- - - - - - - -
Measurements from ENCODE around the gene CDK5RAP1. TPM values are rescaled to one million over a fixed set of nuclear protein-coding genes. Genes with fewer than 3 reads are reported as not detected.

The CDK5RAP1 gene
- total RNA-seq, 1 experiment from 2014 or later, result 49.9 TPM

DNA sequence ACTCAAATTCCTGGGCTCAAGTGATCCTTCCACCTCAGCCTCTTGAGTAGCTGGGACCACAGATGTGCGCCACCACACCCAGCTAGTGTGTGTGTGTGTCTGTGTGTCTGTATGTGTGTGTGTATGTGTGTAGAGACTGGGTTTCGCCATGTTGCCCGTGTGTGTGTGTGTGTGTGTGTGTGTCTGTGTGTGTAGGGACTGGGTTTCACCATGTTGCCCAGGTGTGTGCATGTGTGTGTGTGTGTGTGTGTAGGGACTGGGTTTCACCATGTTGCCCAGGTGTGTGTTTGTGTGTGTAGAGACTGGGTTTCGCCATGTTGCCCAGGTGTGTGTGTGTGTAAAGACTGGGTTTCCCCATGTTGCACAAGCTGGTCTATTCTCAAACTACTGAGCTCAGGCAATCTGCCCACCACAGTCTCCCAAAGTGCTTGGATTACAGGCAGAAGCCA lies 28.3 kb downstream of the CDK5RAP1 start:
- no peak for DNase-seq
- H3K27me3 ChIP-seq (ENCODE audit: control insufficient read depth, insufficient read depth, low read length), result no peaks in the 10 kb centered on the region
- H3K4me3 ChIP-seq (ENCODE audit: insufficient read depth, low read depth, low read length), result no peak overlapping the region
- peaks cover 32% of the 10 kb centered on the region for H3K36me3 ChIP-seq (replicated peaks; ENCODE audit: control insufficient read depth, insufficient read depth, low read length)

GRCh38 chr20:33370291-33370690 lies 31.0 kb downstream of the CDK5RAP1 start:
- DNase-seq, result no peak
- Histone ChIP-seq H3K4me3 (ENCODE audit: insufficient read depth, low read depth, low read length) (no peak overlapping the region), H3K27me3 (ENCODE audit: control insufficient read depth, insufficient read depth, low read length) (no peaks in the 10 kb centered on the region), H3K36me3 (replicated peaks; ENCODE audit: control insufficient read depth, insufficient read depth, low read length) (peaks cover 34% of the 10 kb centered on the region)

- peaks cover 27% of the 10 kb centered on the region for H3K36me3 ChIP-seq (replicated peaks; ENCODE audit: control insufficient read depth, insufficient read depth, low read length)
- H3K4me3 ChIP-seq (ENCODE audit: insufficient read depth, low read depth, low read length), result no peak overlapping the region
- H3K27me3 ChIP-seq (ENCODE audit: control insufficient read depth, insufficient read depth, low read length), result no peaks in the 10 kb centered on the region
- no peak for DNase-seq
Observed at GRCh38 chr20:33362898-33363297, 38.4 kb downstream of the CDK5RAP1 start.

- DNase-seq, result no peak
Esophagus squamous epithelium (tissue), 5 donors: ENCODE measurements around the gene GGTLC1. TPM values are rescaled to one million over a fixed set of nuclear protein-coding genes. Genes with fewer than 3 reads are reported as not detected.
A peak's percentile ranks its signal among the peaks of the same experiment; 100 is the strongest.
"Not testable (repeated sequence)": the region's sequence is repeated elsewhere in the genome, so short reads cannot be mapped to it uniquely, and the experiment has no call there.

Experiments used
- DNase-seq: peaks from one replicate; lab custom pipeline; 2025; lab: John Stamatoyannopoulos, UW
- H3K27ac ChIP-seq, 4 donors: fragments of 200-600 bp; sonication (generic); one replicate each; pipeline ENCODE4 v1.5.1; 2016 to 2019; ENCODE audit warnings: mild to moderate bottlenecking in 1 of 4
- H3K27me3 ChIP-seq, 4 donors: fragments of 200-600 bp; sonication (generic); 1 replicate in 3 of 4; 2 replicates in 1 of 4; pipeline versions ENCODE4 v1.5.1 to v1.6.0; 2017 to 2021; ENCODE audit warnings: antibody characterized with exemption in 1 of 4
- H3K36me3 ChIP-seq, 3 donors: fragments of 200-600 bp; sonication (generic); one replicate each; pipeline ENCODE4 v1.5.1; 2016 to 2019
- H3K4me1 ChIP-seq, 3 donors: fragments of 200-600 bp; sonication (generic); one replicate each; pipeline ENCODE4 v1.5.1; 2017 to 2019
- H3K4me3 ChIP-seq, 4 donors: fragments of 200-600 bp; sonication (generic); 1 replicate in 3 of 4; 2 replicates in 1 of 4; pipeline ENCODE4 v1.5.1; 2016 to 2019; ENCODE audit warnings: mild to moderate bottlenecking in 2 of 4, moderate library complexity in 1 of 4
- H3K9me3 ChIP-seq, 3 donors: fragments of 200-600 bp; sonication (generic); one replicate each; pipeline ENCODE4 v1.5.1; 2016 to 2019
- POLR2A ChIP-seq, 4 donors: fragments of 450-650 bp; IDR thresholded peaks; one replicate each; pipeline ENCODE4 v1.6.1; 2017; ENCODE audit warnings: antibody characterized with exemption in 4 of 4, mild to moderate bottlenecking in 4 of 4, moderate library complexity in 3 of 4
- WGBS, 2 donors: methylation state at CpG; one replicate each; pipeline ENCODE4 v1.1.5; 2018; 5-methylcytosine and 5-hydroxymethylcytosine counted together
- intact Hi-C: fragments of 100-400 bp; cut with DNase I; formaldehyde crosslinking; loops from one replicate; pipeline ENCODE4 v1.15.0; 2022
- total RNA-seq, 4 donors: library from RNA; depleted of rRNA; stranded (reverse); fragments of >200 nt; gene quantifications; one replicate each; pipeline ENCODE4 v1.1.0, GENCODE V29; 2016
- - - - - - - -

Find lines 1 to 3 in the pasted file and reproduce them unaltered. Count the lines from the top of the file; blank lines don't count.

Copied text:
Measurements from ENCODE around the gene CDK5RAP1. TPM values are rescaled to one million over a fixed set of nuclear protein-coding genes. Genes with fewer than 3 reads are reported as not detected.

The CDK5RAP1 gene
- total RNA-seq, 1 experiment from 2014 or later, result 49.9 TPM